US crude rises 26 cents, settling at $74.11, after paring gains on chance of Iran sanctions waivers 

Key Points
  • Oil prices rose on Tuesday due to growing supply outages, with international benchmark Brent crude trading near a multi-year high.
  • Crude futures sharply pared morning gains after U.S. Secretary of State Mike Pompeo said Washington will consider extending sanctions relief to some buyers of Iranian crude.
  • One Norwegian oilfield shut as hundreds of workers on offshore oil and gas rigs went on strike, while Libya's national oil production fell following recent oil port closures.
Oil pumpjacks in the Permian Basin oil field are getting to work as crude oil prices gain.
Spencer Platt | Getty Images

Oil prices pared early gains on Tuesday, as supply concerns in Norway and Libya were tempered by the United States' indication that it would consider requests for waivers from Iranian oil sanctions.

Benchmark Brent oil futures were up 84 cents at $78.91 per barrel by 2:28 p.m. ET, after hitting a session peak of $79.51. U.S. light crude futures ended Tuesday's session up 26 cents at $74.11, backing off the day's high of $74.70.

Earlier in the session, prices had been within striking distance of the four-year highs. But prices retreated after U.S. Secretary of State Mike Pompeo said that the United States would consider requests from some countries to be exempted from sanctions on Iranian oil that it will put in effect in November

"That basically took the wind out of the sails from the market," said Phil Flynn, analyst at Price Futures Group in Chicago.

"But it isn't unlike anything that they've said before. But it all depends on which countries they're talking about. Is it big buyers of Iranian crude? Is it India?...Is it temporary waivers?"

Oil prices edge higher as crude inventories fall to lowest level in three years

The U.S. State Department sent oil prices soaring two weeks ago after a senior official said the agency is pushing oil buyers to cut their imports from Iran to zero by Nov. 4.

On Tuesday, Pompeo told Sky News Arabia, "There will be a handful of countries that come to the United States and ask for relief from that. We’ll consider it."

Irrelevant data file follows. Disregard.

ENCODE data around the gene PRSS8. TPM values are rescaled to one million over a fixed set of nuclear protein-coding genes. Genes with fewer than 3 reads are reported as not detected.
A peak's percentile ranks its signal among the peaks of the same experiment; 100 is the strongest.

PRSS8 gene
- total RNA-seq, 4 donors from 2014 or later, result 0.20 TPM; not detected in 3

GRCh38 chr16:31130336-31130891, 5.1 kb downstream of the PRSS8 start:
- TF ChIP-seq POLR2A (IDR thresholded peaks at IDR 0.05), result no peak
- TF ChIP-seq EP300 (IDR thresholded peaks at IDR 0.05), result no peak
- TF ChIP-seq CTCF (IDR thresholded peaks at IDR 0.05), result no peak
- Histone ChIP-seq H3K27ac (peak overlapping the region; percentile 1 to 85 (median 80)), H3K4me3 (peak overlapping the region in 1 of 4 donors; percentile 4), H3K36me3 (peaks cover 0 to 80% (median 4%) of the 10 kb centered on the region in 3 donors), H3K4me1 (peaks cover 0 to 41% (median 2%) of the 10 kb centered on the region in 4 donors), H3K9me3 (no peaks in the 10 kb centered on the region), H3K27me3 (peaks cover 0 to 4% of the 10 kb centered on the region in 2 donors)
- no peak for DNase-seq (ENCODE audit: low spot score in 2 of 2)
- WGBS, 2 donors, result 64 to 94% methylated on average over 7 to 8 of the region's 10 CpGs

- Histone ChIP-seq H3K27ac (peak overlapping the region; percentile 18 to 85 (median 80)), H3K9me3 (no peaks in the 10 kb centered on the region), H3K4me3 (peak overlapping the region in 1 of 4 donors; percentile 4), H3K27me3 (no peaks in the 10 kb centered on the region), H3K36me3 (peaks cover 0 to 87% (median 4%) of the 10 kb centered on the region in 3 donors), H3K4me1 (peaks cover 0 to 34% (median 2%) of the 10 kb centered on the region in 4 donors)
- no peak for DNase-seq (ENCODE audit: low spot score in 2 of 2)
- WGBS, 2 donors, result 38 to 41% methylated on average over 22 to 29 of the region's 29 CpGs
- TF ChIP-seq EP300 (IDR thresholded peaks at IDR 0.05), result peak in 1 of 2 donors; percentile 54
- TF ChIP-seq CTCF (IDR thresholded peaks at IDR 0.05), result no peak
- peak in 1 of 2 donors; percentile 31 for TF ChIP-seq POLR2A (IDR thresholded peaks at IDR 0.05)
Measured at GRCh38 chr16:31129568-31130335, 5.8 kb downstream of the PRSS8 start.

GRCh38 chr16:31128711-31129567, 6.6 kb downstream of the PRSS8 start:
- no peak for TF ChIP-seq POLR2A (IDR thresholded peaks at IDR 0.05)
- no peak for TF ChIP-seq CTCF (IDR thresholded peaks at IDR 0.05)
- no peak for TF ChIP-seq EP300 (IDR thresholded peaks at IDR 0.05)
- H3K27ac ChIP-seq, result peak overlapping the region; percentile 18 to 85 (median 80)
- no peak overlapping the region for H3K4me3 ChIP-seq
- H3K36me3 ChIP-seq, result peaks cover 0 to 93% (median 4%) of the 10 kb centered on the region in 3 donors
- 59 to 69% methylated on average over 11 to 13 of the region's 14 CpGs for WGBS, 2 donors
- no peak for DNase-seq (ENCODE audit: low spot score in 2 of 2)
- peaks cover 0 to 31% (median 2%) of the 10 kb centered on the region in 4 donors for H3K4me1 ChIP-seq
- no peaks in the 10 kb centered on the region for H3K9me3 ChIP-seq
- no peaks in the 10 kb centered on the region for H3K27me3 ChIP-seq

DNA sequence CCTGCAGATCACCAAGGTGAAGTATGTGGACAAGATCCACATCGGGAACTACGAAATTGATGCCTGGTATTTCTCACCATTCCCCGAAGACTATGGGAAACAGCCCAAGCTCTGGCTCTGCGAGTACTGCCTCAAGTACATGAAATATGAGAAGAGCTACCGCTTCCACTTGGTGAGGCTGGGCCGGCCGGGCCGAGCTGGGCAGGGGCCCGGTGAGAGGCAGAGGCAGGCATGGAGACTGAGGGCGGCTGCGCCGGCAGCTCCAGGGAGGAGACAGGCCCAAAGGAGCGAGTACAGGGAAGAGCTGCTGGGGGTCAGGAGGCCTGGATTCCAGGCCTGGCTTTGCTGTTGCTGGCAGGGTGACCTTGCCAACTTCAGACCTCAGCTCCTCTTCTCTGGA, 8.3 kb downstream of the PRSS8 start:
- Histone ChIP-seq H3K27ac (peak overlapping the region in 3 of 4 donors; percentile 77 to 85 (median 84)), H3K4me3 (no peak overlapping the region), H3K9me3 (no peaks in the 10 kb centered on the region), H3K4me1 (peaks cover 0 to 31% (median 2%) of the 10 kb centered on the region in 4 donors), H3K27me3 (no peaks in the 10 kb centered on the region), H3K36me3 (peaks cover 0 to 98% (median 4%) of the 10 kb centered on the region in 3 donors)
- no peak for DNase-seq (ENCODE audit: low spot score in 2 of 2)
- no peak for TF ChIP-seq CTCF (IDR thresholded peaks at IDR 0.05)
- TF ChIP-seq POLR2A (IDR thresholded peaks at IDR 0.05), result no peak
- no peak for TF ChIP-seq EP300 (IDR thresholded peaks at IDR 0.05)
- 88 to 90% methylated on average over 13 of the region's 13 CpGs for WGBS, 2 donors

Earlier on Tuesday, Barclays said the Trump administration may find it "politically unpalatable" to force China and India to wind down all Iranian imports by November, just before Americans vote in mid-term elections.

"We assume that the government will take this more pragmatic approach, but another scenario could emerge in which with increasing trade war tensions with the US, the Chinese government facilitates purchasing more Iranian crude," wrote Michael Cohen, head of energy markets research at Barclays.

Still, Brent was buoyed by a strike by hundreds of workers on Norwegian offshore oil and gas rigs, leading to the shutdown of one Shell-operated oilfield.

Also bullish to prices was plummeting production in Libya, where output has halved to 527,000 barrels per day in five months.

"Working in the opposite direction of the Norwegian oil workers strike and the geopolitical situation" was the update on the Syncrude oil sands facility, said Yawger at Mizuho.

China has 'lots' of supply options beyond US oil: Strategist

On Monday, Suncor Energy said its 360,000 bpd Syncrude facility would resume some production in July, earlier than expected, following an outage last month that disrupted total output and sent U.S. prices higher.

The updated timeline has muted U.S. price gains and widened the difference between the two benchmarks, said Yawger.

U.S. prices were also under some pressure ahead of inventory reports, said Bill Baruch, president of Blue Line Futures in Chicago.

The American Petroleum Institute is scheduled to release its inventory data for last week at 4:30 p.m. EDT on Tuesday.

Meanwhile, the Organization of the Petroleum Exporting Countries, led by Saudi Arabia, and allies including Russia are increasing output to offset global production losses.

But there is growing concern that if Saudi Arabia offsets Iranian losses, it will use up global spare capacity and leave markets vulnerable to further or unexpected production declines.

— CNBC's Tom DiChristopher contributed to this report.